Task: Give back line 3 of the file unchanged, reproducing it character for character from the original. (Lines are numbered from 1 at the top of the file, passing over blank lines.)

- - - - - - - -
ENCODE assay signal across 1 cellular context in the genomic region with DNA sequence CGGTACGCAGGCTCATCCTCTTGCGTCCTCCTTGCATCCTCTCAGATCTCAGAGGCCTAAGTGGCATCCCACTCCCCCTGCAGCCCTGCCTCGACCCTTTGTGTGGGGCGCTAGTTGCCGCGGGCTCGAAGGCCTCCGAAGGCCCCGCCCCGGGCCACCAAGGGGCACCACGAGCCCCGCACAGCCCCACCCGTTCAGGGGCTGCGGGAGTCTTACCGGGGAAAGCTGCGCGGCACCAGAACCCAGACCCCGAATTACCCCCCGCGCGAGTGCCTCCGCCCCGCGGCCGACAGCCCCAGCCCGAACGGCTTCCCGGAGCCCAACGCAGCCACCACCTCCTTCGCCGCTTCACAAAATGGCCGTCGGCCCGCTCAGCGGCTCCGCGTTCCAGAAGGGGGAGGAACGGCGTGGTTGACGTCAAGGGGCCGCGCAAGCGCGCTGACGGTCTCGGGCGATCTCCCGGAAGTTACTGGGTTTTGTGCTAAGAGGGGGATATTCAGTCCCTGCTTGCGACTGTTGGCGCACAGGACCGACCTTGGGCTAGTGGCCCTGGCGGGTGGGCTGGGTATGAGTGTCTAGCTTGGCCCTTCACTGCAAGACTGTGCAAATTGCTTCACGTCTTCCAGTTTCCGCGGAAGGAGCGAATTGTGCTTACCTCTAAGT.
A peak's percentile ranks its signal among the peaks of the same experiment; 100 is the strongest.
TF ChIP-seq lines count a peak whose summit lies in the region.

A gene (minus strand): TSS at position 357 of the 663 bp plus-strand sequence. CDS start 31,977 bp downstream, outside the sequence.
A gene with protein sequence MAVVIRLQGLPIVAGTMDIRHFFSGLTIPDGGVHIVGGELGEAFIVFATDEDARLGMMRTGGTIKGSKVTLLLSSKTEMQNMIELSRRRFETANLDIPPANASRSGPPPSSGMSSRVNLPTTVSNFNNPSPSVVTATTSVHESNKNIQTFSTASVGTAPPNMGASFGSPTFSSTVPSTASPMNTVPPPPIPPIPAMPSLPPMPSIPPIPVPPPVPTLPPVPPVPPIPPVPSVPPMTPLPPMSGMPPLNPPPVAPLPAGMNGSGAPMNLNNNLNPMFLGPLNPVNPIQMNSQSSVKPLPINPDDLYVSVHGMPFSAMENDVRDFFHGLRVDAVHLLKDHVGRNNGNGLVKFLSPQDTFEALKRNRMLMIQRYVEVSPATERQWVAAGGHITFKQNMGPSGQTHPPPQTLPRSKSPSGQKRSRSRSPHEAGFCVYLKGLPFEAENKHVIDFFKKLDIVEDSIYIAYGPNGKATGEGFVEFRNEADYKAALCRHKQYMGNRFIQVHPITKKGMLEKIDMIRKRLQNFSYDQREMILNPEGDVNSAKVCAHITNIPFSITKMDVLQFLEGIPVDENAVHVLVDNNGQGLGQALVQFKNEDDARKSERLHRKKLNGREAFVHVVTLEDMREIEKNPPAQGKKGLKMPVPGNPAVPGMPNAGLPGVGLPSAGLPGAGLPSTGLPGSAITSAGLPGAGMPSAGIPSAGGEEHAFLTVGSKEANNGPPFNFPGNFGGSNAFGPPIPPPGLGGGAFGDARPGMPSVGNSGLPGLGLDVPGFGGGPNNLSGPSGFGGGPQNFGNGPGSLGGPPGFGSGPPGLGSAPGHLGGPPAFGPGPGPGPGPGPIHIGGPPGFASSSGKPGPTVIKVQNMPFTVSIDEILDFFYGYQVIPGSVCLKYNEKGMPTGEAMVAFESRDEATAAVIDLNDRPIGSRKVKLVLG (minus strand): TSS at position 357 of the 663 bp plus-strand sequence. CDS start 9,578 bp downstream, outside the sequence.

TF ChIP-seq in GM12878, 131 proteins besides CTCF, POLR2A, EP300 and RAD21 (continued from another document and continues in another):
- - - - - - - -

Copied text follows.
TF ChIP-seq lines count a peak whose summit lies in the region.